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Sport Designed for Visually Impaired Athletes

Top athletes around the region convened in early February for the Cascade Classic, the Northwest Goalball Regional Tournament. If you’ve never seen the sport of goalball in action, you’re not alone. Most of its participants haven’t seen it, either. The Cascade Classic is held at the Washington State School for the Blind.

Eliana Mason, a two-time Paralympic goalball medalist said, “We always say goalball is the coolest sport you’ve never heard of. It’s for blind athletes, but you really have to see it for it to make sense.”

Goalball was invented by occupational therapists working with World War II vets who’d lost their sight in the war. It’s three-on-three, played on a volleyball-sized court, and the object is to roll a basketball-sized ball into an opponent’s goal. And everything about the experience is tailored to the needs of visually impaired people.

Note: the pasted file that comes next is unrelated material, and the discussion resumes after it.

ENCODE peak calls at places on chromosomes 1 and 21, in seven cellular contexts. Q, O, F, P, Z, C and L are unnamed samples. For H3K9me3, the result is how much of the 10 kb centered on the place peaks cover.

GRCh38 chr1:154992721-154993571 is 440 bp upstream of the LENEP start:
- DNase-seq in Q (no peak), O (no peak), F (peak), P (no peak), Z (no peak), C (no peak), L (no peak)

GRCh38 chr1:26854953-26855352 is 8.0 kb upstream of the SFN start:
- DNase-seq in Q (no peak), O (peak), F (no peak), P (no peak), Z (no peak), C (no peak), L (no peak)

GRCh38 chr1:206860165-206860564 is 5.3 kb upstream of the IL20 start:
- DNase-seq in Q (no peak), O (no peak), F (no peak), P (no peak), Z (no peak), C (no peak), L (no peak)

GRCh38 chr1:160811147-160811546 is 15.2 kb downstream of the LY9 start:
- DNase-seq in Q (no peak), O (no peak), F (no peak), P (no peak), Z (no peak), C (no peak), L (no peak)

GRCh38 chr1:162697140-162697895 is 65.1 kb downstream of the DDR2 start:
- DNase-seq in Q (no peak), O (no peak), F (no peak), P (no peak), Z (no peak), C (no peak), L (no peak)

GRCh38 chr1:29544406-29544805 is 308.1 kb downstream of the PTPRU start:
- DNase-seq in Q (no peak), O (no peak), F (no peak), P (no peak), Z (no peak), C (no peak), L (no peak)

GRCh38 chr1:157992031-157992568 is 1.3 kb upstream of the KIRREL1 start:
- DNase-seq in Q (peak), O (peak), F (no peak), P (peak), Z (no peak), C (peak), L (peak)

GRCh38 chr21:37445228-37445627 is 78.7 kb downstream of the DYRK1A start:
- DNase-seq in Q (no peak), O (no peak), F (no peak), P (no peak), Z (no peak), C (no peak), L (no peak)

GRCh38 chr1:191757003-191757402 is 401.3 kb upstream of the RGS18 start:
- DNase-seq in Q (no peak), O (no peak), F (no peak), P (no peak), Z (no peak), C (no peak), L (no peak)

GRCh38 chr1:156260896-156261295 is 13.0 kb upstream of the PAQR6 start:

All participants wear black-out goggles, so everyone is equally sightless. The lines on the court are raised, making it possible for players to orient themselves. The ball itself has bells inside of it, so players can hear it as it moves around. And spectators are asked to maintain silence, to assist the players in their auditory navigation.

Tournament director Jen Armbruster said, “Instead of hand-eye coordination, it’s hand-ear coordination. Ambruster founded the tournament in 2010 at Portland State University. She said, “My big thing is just getting folks involved in physical activity, competitive or recreation. A lot of times, especially on the visually impaired and blind side, so many of them get pulled out of P.E. They don’t know the adaptations that are out there.”

Mason tried goalball and was never the same. “Jen took us to Florida for a youth tournament, and I fell in love with the sport after I got to compete and just be in the community. For the first time in my life, I didn’t feel like I had to compensate or work through a barrier. I could just be me.”

Possible Preaching Angle:

1) God is pleased when we make accommodations to include all the body of Christ in our activities. “We who are strong ought to bear with the failings of the weak and not to please ourselves. (Rom. 15:1); 2) We should all become experts at being silent and listening to hear God’s voice.

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